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Thread: Is it better to drain or treat?

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    Post Is it better to drain or treat?

    May I ask why it is better to treat than drain?
    ~Paul
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    BoDarville's Avatar
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    Re: Hello new friends!

    Quote Originally Posted by Jabooh1
    May I ask why it is better to treat than drain?
    There's really no one right answer to this question. A couple of factors to consider include pool size (i.e., water volume), cost of replacement water, water restrictions that may exist, fill water source (municipal or well), and the water chemistry (in particular CYA and metals) along with any other afflictions that are impacting the pool. Generally speaking, if there is an algae outbreak in a small pool (less than 5,000 gallons), it may be cheaper and quicker to drain & refill the pool as opposed to treating the existing water.

    In a larger pool, a few other factors come into play. Let's say there was an algae outbreak in a pool my size (~27K gallons). If the CYA was in-range (less than 80 ppm), it would be better to treat it using the SLAM Process. OTOH, if the CYA was 200 ppm, a partial or series of partial drain & refills would be better since the only way to lower the CYA level is by water replacement. Even after doing that, you still may need to treat the water to kill off any remaining algae.

    Then there's metals. If the water in a pool has a high metal content and the problem was caused by the owner/operator (for example, by using copper-based algaecides), then it would be better to drain & refill the pool, provided the owner has access to municipal water and stops using copper-based algaecides and other products that could add metals to the water. In contrast, a pool owner whose fill water comes from a well is usually better off treating their water since well water almost always contains some metals thereby rendering a drain/refill pointless.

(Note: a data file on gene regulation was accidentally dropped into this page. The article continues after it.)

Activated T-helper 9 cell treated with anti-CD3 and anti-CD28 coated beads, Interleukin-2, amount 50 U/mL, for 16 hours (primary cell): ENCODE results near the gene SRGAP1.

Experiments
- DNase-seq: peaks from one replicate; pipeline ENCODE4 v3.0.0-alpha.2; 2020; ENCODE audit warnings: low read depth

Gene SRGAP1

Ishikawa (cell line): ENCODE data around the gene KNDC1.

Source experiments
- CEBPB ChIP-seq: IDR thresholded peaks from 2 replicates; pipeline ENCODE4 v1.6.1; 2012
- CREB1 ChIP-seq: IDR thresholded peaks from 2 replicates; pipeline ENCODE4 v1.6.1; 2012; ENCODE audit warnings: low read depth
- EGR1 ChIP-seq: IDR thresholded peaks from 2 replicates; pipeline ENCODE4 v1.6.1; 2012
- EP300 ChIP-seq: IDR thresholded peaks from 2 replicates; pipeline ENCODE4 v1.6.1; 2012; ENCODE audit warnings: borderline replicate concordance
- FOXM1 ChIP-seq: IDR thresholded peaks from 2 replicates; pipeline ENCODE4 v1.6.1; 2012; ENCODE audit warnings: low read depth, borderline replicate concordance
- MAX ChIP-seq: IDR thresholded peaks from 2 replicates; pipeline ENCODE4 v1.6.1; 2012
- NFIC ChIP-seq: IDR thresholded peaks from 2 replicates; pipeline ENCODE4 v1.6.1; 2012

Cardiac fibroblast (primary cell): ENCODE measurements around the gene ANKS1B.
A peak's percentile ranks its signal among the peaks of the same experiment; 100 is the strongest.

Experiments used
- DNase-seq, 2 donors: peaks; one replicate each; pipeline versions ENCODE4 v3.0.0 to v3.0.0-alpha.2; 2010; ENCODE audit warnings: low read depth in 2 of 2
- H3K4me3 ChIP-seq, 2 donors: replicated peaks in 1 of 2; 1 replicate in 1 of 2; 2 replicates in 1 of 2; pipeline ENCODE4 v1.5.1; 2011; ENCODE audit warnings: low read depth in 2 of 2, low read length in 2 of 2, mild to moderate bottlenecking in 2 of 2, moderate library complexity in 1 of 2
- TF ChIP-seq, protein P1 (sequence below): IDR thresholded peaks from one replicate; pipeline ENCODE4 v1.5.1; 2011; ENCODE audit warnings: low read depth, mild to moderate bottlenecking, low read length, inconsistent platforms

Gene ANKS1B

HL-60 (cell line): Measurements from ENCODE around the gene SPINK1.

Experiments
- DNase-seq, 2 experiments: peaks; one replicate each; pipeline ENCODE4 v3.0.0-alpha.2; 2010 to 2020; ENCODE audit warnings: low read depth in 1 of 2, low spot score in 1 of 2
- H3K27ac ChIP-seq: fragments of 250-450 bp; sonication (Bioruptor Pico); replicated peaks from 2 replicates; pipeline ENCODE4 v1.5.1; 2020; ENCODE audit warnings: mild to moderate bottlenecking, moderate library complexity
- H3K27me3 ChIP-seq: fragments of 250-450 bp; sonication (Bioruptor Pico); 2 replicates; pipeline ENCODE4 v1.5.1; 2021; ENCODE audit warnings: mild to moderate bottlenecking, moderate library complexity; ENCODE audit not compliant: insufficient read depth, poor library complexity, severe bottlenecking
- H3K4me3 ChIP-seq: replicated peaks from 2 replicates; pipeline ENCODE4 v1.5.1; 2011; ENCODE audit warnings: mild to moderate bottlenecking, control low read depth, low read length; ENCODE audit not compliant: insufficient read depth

These are just a few scenarios to consider. Each case should be evaluated individually based on several factors and is one of the reasons we ask for such things as pool information, general location, test results, fill water source, and chemicals/products used.

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    Divin Dave's Avatar
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    Re: Is it better to drain or treat?

    And for some parts of the country, its a possiblity for the pool to pop out of the ground due to hydrostatic pressure.
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    Divin Dave,
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    Re: Is it better to drain or treat?

    Interesting. I guess I never considered treating a bad pool. In Houston it cost me $120 to fill my 18k gal pool on city water.
    ~Paul
    19x40 IG including 10' BE, 18,000 gal, plaster, 48 SF DE, 1.5HP pump, AquaPure SWCG, Ozonejoe 30MR, Rockwaterfall, LED light, TF-100 Fill date 11/21/2014
    My ODK Build | My Pool Build | If You're From Texas Vote Here

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    JasonLion's Avatar
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    Re: Is it better to drain or treat?

    One rule of thumb about this is that if you have an above ground pool of 5,000 gallons or less it is almost always worth dumping the water and starting over, and otherwise you are better treating the pool. However, as others have already mentioned, there are many factors that come into the decision. For a larger pool, 15,000+ gallons, it is nearly always better to treat the water.

    Some other factors that haven't been mentioned: If you replace the water you will at a minimum need to add CYA, and probably balance some other levels as well, which adds to the expense. In-ground vinyl liner pools and fiberglass pools can be damaged if drained completely. Replacing water is no guarantee of getting rid of algae, which will sometimes/often come right back as soon as the pool is full again. And so on.
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    Re: Is it better to drain or treat?

    Mine would definitely be treat, as I don't want to replace the borates, salt, and cya.

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